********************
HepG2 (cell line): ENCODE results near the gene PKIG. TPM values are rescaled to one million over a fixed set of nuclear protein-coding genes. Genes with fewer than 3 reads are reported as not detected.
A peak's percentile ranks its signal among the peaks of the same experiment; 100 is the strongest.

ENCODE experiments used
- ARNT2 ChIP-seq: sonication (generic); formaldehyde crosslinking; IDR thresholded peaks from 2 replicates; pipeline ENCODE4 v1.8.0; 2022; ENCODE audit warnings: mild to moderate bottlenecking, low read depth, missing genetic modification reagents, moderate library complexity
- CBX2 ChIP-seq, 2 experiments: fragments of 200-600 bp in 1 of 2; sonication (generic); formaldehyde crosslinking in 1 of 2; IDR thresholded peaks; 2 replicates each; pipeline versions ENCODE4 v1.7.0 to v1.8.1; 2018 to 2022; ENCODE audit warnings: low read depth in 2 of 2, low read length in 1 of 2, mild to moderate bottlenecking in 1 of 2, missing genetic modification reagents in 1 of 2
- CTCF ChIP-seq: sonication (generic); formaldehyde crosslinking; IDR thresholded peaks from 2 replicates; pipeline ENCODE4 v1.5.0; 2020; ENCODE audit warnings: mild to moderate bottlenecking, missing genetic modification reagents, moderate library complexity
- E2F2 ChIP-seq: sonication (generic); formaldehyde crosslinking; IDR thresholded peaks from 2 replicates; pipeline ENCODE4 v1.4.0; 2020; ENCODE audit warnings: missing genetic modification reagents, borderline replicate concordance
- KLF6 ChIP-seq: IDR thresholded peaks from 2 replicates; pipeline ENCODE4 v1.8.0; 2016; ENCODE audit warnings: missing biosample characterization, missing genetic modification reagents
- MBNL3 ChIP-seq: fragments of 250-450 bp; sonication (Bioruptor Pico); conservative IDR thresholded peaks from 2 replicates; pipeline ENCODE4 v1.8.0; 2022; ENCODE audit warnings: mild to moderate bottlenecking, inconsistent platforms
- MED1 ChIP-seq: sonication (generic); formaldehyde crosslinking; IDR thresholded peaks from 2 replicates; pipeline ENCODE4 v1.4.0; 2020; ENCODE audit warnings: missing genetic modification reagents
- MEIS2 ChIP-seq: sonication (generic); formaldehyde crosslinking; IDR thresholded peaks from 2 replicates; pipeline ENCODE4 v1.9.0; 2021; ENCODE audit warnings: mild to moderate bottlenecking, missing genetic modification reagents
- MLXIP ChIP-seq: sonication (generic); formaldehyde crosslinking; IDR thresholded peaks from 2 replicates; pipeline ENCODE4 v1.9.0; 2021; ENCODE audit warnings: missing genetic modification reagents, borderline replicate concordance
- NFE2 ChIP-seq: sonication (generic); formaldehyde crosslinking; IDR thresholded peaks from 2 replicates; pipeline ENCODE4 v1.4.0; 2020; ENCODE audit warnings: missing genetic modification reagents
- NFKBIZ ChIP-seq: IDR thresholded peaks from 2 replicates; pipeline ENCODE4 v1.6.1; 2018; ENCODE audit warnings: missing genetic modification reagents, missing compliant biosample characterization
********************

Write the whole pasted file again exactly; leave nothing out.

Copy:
HepG2 (cell line): ENCODE results near the gene PKIG. TPM values are rescaled to one million over a fixed set of nuclear protein-coding genes. Genes with fewer than 3 reads are reported as not detected.
A peak's percentile ranks its signal among the peaks of the same experiment; 100 is the strongest.

ENCODE experiments used
- ARNT2 ChIP-seq: sonication (generic); formaldehyde crosslinking; IDR thresholded peaks from 2 replicates; pipeline ENCODE4 v1.8.0; 2022; ENCODE audit warnings: mild to moderate bottlenecking, low read depth, missing genetic modification reagents, moderate library complexity
- CBX2 ChIP-seq, 2 experiments: fragments of 200-600 bp in 1 of 2; sonication (generic); formaldehyde crosslinking in 1 of 2; IDR thresholded peaks; 2 replicates each; pipeline versions ENCODE4 v1.7.0 to v1.8.1; 2018 to 2022; ENCODE audit warnings: low read depth in 2 of 2, low read length in 1 of 2, mild to moderate bottlenecking in 1 of 2, missing genetic modification reagents in 1 of 2
- CTCF ChIP-seq: sonication (generic); formaldehyde crosslinking; IDR thresholded peaks from 2 replicates; pipeline ENCODE4 v1.5.0; 2020; ENCODE audit warnings: mild to moderate bottlenecking, missing genetic modification reagents, moderate library complexity
- E2F2 ChIP-seq: sonication (generic); formaldehyde crosslinking; IDR thresholded peaks from 2 replicates; pipeline ENCODE4 v1.4.0; 2020; ENCODE audit warnings: missing genetic modification reagents, borderline replicate concordance
- KLF6 ChIP-seq: IDR thresholded peaks from 2 replicates; pipeline ENCODE4 v1.8.0; 2016; ENCODE audit warnings: missing biosample characterization, missing genetic modification reagents
- MBNL3 ChIP-seq: fragments of 250-450 bp; sonication (Bioruptor Pico); conservative IDR thresholded peaks from 2 replicates; pipeline ENCODE4 v1.8.0; 2022; ENCODE audit warnings: mild to moderate bottlenecking, inconsistent platforms
- MED1 ChIP-seq: sonication (generic); formaldehyde crosslinking; IDR thresholded peaks from 2 replicates; pipeline ENCODE4 v1.4.0; 2020; ENCODE audit warnings: missing genetic modification reagents
- MEIS2 ChIP-seq: sonication (generic); formaldehyde crosslinking; IDR thresholded peaks from 2 replicates; pipeline ENCODE4 v1.9.0; 2021; ENCODE audit warnings: mild to moderate bottlenecking, missing genetic modification reagents
- MLXIP ChIP-seq: sonication (generic); formaldehyde crosslinking; IDR thresholded peaks from 2 replicates; pipeline ENCODE4 v1.9.0; 2021; ENCODE audit warnings: missing genetic modification reagents, borderline replicate concordance
- NFE2 ChIP-seq: sonication (generic); formaldehyde crosslinking; IDR thresholded peaks from 2 replicates; pipeline ENCODE4 v1.4.0; 2020; ENCODE audit warnings: missing genetic modification reagents
- NFKBIZ ChIP-seq: IDR thresholded peaks from 2 replicates; pipeline ENCODE4 v1.6.1; 2018; ENCODE audit warnings: missing genetic modification reagents, missing compliant biosample characterization